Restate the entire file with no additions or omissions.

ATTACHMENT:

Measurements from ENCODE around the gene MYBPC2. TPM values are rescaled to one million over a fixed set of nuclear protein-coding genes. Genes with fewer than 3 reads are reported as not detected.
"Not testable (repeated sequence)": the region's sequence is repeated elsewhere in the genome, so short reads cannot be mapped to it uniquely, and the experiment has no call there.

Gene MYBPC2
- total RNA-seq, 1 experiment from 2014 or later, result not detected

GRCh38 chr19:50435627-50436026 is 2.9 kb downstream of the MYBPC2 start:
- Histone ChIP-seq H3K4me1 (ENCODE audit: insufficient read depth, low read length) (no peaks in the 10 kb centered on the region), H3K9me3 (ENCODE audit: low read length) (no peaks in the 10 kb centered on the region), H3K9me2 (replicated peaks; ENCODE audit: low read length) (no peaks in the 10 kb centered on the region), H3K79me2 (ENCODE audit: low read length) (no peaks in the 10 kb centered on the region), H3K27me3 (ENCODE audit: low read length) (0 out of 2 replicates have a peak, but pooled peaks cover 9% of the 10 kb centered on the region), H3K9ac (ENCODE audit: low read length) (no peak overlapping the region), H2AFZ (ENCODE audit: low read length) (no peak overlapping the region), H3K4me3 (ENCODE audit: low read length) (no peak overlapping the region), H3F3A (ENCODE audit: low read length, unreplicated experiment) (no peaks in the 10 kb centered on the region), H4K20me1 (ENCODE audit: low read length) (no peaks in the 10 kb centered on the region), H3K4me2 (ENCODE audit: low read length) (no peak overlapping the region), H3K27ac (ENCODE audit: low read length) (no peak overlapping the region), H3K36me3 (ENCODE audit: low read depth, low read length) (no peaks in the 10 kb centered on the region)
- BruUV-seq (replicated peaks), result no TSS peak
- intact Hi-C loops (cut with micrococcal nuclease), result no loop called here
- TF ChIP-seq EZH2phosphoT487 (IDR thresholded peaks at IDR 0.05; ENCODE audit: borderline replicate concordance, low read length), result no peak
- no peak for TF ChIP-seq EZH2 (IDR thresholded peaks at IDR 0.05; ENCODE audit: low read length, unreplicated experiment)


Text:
Measurements from ENCODE around the gene MYBPC2. TPM values are rescaled to one million over a fixed set of nuclear protein-coding genes. Genes with fewer than 3 reads are reported as not detected.
"Not testable (repeated sequence)": the region's sequence is repeated elsewhere in the genome, so short reads cannot be mapped to it uniquely, and the experiment has no call there.

Gene MYBPC2
- total RNA-seq, 1 experiment from 2014 or later, result not detected

GRCh38 chr19:50435627-50436026 is 2.9 kb downstream of the MYBPC2 start:
- Histone ChIP-seq H3K4me1 (ENCODE audit: insufficient read depth, low read length) (no peaks in the 10 kb centered on the region), H3K9me3 (ENCODE audit: low read length) (no peaks in the 10 kb centered on the region), H3K9me2 (replicated peaks; ENCODE audit: low read length) (no peaks in the 10 kb centered on the region), H3K79me2 (ENCODE audit: low read length) (no peaks in the 10 kb centered on the region), H3K27me3 (ENCODE audit: low read length) (0 out of 2 replicates have a peak, but pooled peaks cover 9% of the 10 kb centered on the region), H3K9ac (ENCODE audit: low read length) (no peak overlapping the region), H2AFZ (ENCODE audit: low read length) (no peak overlapping the region), H3K4me3 (ENCODE audit: low read length) (no peak overlapping the region), H3F3A (ENCODE audit: low read length, unreplicated experiment) (no peaks in the 10 kb centered on the region), H4K20me1 (ENCODE audit: low read length) (no peaks in the 10 kb centered on the region), H3K4me2 (ENCODE audit: low read length) (no peak overlapping the region), H3K27ac (ENCODE audit: low read length) (no peak overlapping the region), H3K36me3 (ENCODE audit: low read depth, low read length) (no peaks in the 10 kb centered on the region)
- BruUV-seq (replicated peaks), result no TSS peak
- intact Hi-C loops (cut with micrococcal nuclease), result no loop called here
- TF ChIP-seq EZH2phosphoT487 (IDR thresholded peaks at IDR 0.05; ENCODE audit: borderline replicate concordance, low read length), result no peak
- no peak for TF ChIP-seq EZH2 (IDR thresholded peaks at IDR 0.05; ENCODE audit: low read length, unreplicated experiment)